The Glenohumeral Joint by Chaya Bhuvaneswar

The Glenohumeral Joint

“Light dawns gradually over the whole,” Aristo said. I knew what he meant. I looked at details, pieces, bodies understood as body parts, and understood what had befallen a person. I’d been the medical examiner in Astoria for nearly twenty years. But he didn’t know I’d studied philosophy, had my crush on Wittgenstein, pictured him resting his head on Klimt’s bony shoulder, the two of them looking at The Kiss. I could have tried impressing Aristo, detective. Instead I looked at his very nice mouth, remembered how, two nights ago, he’d come to Kelly’s Bar on Crescent, where I drink, and tried to take me home. He had not yet tried again. The young girl’s nude, dead body he’d found on 33rd was at the morgue. “Let’s go,” I said, slipping on my jacket, taking advantage of how close he stood to me and kissing him. He kissed me back.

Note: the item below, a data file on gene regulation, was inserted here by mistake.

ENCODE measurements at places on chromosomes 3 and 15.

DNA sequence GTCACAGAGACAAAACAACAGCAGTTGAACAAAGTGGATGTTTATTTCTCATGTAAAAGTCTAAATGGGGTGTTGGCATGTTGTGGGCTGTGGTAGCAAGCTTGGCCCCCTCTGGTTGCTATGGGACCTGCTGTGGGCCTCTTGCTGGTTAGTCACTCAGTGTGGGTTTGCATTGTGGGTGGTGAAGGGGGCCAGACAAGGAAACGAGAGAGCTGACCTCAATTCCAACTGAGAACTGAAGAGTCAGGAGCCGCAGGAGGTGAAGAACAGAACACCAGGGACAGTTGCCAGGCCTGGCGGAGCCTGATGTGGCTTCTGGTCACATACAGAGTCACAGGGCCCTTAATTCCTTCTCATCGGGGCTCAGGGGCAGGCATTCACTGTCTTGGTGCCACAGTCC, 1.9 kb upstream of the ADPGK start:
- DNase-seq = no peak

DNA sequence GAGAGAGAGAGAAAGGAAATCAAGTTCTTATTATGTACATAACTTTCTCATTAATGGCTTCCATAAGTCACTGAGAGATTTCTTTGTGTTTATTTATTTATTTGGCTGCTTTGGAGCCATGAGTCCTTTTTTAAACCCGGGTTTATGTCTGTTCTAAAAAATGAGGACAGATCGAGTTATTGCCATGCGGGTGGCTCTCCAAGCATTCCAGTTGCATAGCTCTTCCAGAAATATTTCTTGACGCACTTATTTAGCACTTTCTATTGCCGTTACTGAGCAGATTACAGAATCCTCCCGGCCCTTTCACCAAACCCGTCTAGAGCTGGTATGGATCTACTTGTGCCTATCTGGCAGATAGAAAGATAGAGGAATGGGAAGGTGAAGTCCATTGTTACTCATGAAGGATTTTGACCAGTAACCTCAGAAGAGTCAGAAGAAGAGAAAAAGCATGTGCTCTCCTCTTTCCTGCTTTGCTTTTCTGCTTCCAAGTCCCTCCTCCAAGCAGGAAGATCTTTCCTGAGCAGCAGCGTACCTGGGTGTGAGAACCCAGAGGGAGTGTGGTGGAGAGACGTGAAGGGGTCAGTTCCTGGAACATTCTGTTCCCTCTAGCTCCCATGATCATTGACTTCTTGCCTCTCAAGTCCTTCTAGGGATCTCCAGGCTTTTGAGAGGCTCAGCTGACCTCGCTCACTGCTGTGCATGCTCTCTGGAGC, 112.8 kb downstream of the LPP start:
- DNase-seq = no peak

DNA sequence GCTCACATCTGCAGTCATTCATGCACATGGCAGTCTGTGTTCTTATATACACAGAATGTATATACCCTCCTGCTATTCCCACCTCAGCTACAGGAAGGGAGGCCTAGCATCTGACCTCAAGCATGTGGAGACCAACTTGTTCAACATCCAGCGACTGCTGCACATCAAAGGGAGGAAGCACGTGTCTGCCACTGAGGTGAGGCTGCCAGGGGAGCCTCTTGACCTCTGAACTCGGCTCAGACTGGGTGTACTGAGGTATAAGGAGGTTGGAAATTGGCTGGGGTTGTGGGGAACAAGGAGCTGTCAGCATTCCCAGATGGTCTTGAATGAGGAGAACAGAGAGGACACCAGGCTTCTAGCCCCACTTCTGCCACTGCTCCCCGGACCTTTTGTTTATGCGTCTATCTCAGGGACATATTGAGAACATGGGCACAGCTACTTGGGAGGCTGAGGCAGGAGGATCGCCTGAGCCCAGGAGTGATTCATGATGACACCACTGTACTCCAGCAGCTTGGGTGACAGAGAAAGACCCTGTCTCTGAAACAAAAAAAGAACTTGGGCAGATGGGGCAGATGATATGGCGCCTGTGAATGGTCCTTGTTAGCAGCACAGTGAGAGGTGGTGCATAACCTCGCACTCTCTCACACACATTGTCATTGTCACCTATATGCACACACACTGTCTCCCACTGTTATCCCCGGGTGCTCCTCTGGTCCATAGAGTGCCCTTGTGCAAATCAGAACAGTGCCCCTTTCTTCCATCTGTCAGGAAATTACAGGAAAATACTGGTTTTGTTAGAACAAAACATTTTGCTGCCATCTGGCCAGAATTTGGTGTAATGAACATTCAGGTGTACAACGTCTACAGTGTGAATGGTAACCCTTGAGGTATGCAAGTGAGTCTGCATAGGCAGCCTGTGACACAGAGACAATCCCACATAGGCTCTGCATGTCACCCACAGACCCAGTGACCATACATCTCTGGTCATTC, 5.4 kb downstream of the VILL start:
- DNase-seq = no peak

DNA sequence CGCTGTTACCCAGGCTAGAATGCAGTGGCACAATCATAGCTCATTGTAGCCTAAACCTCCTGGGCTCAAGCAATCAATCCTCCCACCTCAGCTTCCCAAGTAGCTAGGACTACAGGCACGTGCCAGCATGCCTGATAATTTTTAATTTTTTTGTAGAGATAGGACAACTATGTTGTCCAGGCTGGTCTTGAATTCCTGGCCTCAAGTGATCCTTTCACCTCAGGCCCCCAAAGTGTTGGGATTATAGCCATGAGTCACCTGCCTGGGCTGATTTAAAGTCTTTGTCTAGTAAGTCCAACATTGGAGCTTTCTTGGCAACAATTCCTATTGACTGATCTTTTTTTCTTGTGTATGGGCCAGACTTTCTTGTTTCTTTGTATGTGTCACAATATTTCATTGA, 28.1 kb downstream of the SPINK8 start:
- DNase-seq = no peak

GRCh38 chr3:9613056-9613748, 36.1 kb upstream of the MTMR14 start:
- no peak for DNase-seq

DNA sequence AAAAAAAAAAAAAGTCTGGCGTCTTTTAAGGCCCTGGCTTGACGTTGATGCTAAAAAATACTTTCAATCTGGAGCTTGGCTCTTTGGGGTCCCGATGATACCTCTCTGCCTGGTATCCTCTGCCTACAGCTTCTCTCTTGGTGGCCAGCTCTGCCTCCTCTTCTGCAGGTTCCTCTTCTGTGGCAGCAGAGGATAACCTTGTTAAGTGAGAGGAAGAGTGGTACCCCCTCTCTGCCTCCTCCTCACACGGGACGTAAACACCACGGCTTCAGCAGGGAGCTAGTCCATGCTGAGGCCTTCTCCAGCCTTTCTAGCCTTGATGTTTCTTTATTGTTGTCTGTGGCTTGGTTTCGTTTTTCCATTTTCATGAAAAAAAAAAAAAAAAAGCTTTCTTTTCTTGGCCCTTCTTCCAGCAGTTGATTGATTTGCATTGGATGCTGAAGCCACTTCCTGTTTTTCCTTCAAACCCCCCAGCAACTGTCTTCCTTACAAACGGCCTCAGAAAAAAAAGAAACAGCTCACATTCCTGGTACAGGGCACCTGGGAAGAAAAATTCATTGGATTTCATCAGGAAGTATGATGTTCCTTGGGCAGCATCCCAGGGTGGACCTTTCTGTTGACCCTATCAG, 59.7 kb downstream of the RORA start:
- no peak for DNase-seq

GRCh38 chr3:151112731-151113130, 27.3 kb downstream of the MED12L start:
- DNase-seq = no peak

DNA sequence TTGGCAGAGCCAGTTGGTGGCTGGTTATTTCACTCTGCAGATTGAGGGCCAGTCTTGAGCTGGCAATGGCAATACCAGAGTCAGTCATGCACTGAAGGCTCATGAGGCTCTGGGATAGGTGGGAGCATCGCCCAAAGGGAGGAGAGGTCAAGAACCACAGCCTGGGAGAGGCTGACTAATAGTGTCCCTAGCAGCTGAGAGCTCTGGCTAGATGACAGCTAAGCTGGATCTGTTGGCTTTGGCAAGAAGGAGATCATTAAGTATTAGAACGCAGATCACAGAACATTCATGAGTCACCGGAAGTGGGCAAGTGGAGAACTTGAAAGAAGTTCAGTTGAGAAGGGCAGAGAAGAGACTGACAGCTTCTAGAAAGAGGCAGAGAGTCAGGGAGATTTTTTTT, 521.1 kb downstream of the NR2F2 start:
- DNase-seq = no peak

The Glenohumeral Joint

 

Chaya Bhuvaneswar’s work has appeared or is forthcoming in The Awl, Narrative Magazine, Michigan Quarterly Review, Notre Dame Review, Narrative Northeast, Redux, Compose, aaduna and elsewhere. She is at work on a novel.

 

(Next story: The Smorgasbord of Yum by Louis Wenzlow)

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Image: detail of art by Gustav Klimt

 

 

 

 

 

 

 

 

 

 

 

 

 

 

 

 

 

 

 

 

 

 

 

 

 

 

 

 

 

 

 

 

 

 

 

 

 

 

 

 

 

 

 

 

 

 

 

 

 

 

 

 

 

 

 

 

 

 

 

 

 

 

 

 

 

 

 

 

 

 

 

 

 

 

 

 

 

 

 

 

 

 

 

 

 

 

 

 

 

 

 

 

 

 

 

 

 

 

 

 

 

 

 

 

 

 

 

 

 

 

 

 

 

 

 

 

 

 

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